-2009, "IEEE Standard Criteria for Safety Systems for Nuclear Power Generating Stations" 5 The Oconee digital platform has a well

-designed watchdog that will put the outputs in the pre

-defined safe state (typically actuate but not always). These features will actuate more equipment and for all scenarios if a CCF were to occur, whereas, the diverse actuation system only actuates for large and small loss of coolant accident scenarios.

Page 3 of 7 of a graded approach with the use of qualitative assessments rather than quantitative assessments for less risk

-significant systems. A risk-informed or graded approach would look to define boundaries for the qualitative/quantitative methods or to cut

-off consideration CCF for lower risk systems.

The NUREG/CR

-6303, Method for Performing Diversity and Defense

-in-Depth Analyses of Reactor Protection Systems, evaluation process for a diverse actuation system looks at subsets of potential common cause failures based on the six attributes of diversity that are defined. These CCF issues and equipment associated with these attributes vary widely. There is no clear guidance on how to focus on the likely or most important attributes. As such, the acceptable solutions have migrated from ones that focused on preserving the signal and functional diversity in the original I&C system designs in retrofit projects. Later, the acceptable solutions have had to address software and equipment diversity. No approved solution addresses all attributes. This main guidance document has not been updated to address the improvements in the digital technology now being used for nuclear plant safety systems.

The CCF evaluation process is not clear on failure modes. One can look at history and see that the original emphasis was on failure to actuate, which resulted in diverse actuation systems. Examples presented in the back of NUREG/CR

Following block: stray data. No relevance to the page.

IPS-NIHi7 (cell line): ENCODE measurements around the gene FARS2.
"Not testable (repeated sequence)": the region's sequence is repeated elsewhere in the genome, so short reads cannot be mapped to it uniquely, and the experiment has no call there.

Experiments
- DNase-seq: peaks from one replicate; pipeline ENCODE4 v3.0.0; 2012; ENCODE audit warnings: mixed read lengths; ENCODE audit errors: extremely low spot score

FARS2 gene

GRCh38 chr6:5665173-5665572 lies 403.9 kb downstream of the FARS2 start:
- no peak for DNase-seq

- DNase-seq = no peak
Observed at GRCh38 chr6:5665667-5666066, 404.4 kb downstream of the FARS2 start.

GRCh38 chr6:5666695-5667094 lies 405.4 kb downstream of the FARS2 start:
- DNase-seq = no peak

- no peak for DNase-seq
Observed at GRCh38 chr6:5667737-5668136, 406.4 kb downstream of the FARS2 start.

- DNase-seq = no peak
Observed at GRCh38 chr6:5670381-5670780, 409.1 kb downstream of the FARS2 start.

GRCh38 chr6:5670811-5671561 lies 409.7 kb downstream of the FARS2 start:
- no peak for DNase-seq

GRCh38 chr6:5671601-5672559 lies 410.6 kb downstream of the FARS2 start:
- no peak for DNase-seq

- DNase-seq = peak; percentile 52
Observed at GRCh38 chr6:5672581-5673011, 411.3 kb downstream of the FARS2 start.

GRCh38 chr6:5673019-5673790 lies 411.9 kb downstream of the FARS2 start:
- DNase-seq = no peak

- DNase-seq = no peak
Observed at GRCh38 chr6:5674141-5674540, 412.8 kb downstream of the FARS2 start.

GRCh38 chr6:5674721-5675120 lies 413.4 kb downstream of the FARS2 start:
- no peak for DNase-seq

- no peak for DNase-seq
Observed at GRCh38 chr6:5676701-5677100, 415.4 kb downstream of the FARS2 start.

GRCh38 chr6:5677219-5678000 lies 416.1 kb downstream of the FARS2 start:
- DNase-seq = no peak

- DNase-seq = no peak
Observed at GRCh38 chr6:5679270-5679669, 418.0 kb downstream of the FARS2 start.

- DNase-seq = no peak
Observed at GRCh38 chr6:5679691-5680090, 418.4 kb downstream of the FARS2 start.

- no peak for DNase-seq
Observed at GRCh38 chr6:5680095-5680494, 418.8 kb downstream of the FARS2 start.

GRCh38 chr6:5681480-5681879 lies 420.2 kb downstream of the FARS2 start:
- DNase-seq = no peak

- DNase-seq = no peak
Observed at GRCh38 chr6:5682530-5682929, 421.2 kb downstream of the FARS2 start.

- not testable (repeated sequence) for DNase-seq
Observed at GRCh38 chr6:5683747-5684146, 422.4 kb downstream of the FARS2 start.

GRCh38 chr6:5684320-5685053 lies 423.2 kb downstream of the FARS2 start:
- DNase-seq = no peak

-6303 suggest that highly deterministic operating system software need not be considered a source of common

-mode software failures.

6 , 7 However, NRC has never allowed the exclusion of operating systems as a source of CCF vulnerability in the defense-in-depth and diversity (D3) analyses reviewed and approved. BTP 7

-19, Revision 6, expanded the CCF review to also include postulated spurious actuations and partial actuations. The introduction of smart spurious CCF failure modes would lead to new mitigation features for events like multiple main steam isolation valve closures or multiple steam generator or pressurizer power operated relief valve openings.

The result of this expanding trend for D3 analyses is that I&C obsolescence projects become significant safety analysis projects to develop the documentation required to support the 'best estimate' analyses to support the expanded scope of CCF evaluation. The Oconee D3 analysis took three years to review. The Oconee D3 was approved by letter with a formal safety evaluation report (SER) using similar arguments to Diablo Canyon and Watts Bar. Six days later, the D3 SER was formally withdrawn by letter.